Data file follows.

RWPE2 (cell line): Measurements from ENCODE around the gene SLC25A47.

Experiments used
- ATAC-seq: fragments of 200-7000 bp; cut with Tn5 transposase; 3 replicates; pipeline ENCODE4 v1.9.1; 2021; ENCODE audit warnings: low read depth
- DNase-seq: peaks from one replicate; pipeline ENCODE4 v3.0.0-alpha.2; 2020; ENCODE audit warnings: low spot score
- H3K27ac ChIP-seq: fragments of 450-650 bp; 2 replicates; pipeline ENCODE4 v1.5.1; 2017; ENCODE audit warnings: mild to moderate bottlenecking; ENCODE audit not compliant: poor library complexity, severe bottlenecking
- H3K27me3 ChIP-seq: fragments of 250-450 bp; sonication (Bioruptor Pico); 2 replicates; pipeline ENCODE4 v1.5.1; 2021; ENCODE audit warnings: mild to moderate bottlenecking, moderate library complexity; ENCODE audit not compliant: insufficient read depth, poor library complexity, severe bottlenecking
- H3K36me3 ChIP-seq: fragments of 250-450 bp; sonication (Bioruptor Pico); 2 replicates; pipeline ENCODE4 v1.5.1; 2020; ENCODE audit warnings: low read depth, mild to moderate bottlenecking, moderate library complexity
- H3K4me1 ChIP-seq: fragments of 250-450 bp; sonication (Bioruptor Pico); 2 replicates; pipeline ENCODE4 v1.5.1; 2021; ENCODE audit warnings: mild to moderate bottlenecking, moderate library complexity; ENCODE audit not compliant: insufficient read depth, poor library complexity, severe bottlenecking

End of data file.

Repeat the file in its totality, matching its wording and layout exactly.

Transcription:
RWPE2 (cell line): Measurements from ENCODE around the gene SLC25A47.

Experiments used
- ATAC-seq: fragments of 200-7000 bp; cut with Tn5 transposase; 3 replicates; pipeline ENCODE4 v1.9.1; 2021; ENCODE audit warnings: low read depth
- DNase-seq: peaks from one replicate; pipeline ENCODE4 v3.0.0-alpha.2; 2020; ENCODE audit warnings: low spot score
- H3K27ac ChIP-seq: fragments of 450-650 bp; 2 replicates; pipeline ENCODE4 v1.5.1; 2017; ENCODE audit warnings: mild to moderate bottlenecking; ENCODE audit not compliant: poor library complexity, severe bottlenecking
- H3K27me3 ChIP-seq: fragments of 250-450 bp; sonication (Bioruptor Pico); 2 replicates; pipeline ENCODE4 v1.5.1; 2021; ENCODE audit warnings: mild to moderate bottlenecking, moderate library complexity; ENCODE audit not compliant: insufficient read depth, poor library complexity, severe bottlenecking
- H3K36me3 ChIP-seq: fragments of 250-450 bp; sonication (Bioruptor Pico); 2 replicates; pipeline ENCODE4 v1.5.1; 2020; ENCODE audit warnings: low read depth, mild to moderate bottlenecking, moderate library complexity
- H3K4me1 ChIP-seq: fragments of 250-450 bp; sonication (Bioruptor Pico); 2 replicates; pipeline ENCODE4 v1.5.1; 2021; ENCODE audit warnings: mild to moderate bottlenecking, moderate library complexity; ENCODE audit not compliant: insufficient read depth, poor library complexity, severe bottlenecking